Japanese website Nokishita has discovered that Canon has registered no less than five new cameras online, and with the camera industry's largest trade show, Photokina, just a couple of months away, we could see some of them pretty soon.
We don't know the specs yet, but it's believed that two of the new cameras will be DSLRs, with the other three being new mirrorless models.
Taking a look at the DSLRs first, they have the working names of K436 and K437. It's reported that the K436 will use the same battery as the EOS 77D, which leads us to speculate that we could see a replacement for the EOS 80D, which was launched back in February 2016.
The K437, meanwhile, uses the same battery as the EOS 5D Mark IV, and while that camera is less than two years old it's been overshadowed since it launched by the brilliant Nikon D850 and Sony Alpha A7R III – so we think this means we could see a replacement for Canon's top-flight full-frame DSLR.
It could, perhaps, be the EOS 5D X, featuring the new and improved 50MP sensor that we've seen in the EOS 5DS, but with a much improved ISO performance, while the camera could build on the impressive all-round performance of the EOS 5D Mark IV. This would consolidate Canon's two high-end DSLRs into a single, multi-purpose camera that offers a high pixel count and high performance to rival the D850 and Alpha A7R III.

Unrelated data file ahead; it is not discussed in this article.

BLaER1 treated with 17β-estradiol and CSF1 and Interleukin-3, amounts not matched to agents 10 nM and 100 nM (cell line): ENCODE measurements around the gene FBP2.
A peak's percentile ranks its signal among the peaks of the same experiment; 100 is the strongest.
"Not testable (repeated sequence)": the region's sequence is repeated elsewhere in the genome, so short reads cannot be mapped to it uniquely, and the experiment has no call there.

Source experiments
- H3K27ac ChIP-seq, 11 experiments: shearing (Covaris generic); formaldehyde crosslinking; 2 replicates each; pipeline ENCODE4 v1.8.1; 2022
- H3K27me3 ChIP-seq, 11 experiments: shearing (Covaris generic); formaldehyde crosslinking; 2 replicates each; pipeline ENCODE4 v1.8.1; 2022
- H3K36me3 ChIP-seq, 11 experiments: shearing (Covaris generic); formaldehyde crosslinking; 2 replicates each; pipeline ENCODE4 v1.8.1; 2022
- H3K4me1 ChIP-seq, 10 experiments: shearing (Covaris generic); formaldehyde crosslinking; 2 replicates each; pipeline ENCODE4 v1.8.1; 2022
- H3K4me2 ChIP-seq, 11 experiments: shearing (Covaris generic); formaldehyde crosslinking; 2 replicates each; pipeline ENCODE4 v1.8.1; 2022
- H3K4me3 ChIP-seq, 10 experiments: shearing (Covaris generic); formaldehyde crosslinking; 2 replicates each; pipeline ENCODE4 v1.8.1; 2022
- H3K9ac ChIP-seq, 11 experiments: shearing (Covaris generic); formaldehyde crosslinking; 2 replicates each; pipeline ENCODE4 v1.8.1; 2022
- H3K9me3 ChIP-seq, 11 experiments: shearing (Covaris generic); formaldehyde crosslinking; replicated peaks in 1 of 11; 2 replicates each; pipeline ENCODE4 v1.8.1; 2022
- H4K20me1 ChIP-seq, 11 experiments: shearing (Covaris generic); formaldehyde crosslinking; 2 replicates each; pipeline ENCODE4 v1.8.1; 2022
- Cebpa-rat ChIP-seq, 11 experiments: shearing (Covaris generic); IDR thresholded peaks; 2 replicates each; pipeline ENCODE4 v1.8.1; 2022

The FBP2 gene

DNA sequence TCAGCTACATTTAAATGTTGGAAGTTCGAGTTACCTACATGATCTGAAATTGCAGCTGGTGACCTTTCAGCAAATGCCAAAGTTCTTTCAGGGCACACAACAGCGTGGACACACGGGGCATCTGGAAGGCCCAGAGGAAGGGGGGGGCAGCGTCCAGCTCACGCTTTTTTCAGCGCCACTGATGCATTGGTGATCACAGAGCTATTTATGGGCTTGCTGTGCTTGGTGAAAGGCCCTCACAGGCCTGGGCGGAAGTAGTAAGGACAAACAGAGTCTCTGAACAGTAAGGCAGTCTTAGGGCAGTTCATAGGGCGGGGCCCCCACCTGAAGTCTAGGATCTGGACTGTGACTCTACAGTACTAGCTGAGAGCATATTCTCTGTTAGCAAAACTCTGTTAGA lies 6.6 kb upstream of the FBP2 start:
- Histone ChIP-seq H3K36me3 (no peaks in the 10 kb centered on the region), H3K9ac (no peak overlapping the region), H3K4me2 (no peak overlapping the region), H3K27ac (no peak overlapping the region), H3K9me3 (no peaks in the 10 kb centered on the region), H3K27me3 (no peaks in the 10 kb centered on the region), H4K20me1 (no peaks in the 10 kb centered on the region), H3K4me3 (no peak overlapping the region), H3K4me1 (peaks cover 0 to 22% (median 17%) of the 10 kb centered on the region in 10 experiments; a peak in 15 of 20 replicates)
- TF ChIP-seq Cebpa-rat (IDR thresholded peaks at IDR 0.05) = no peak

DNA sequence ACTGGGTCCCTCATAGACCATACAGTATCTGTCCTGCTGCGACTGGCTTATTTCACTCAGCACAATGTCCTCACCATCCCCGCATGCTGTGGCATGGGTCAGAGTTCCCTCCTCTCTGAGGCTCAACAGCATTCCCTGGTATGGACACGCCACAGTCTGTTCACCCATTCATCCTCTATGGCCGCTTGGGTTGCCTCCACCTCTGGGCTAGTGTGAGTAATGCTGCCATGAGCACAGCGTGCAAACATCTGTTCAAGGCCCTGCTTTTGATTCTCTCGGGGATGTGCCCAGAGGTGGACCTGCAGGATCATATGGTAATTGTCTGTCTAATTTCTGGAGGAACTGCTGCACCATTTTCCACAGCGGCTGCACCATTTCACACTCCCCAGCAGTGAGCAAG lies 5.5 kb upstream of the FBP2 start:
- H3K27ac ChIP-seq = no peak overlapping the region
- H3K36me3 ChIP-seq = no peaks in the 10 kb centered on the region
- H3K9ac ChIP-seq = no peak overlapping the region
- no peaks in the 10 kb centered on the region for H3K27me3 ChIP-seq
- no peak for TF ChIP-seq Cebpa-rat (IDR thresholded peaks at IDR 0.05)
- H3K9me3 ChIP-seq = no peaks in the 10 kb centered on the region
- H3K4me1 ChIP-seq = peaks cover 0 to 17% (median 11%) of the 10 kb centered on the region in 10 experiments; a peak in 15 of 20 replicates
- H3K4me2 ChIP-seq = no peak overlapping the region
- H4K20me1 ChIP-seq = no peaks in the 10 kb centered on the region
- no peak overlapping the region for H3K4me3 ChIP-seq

Three Canon mirrorless cameras
The three other cameras have been registered as K424, K433 and EC811. We don't know much else about these models, although we think the EC811 model could be Canon's new and much anticipated full-frame mirrorless camera.
We understand that this is already out in the wild and being tested by a select group of professional photographers, as Canon is keen to get its first full-frame mirrorless camera 'right'.
The big question at the moment is what lens mount Canon will opt for. Will it use its very well established EF mount, making the transition easy for existing photographers, or take advantage of the shorter flange distance enabled by a mirrorless design (the distance between the rear element of the lens and the sensor) and engineer a completely new lens mount? The downside of the latter option is that it would have to develop a new range of lenses to accompany the camera.
Whether we'll see all of these cameras announced at or before Photokina remains to be seen. Canon tends to announce its higher-end models in the second half of the year, so some of these cameras might not break cover until the early part of 2019.
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Phil Hall is an experienced writer and editor having worked on some of the largest photography magazines in the UK, and now edit the photography channel of TechRadar, the UK's biggest tech website and one of the largest in the world. He has also worked on numerous commercial projects, including working with manufacturers like Nikon and Fujifilm on bespoke printed and online camera guides, as well as writing technique blogs and copy for the John Lewis Technology guide.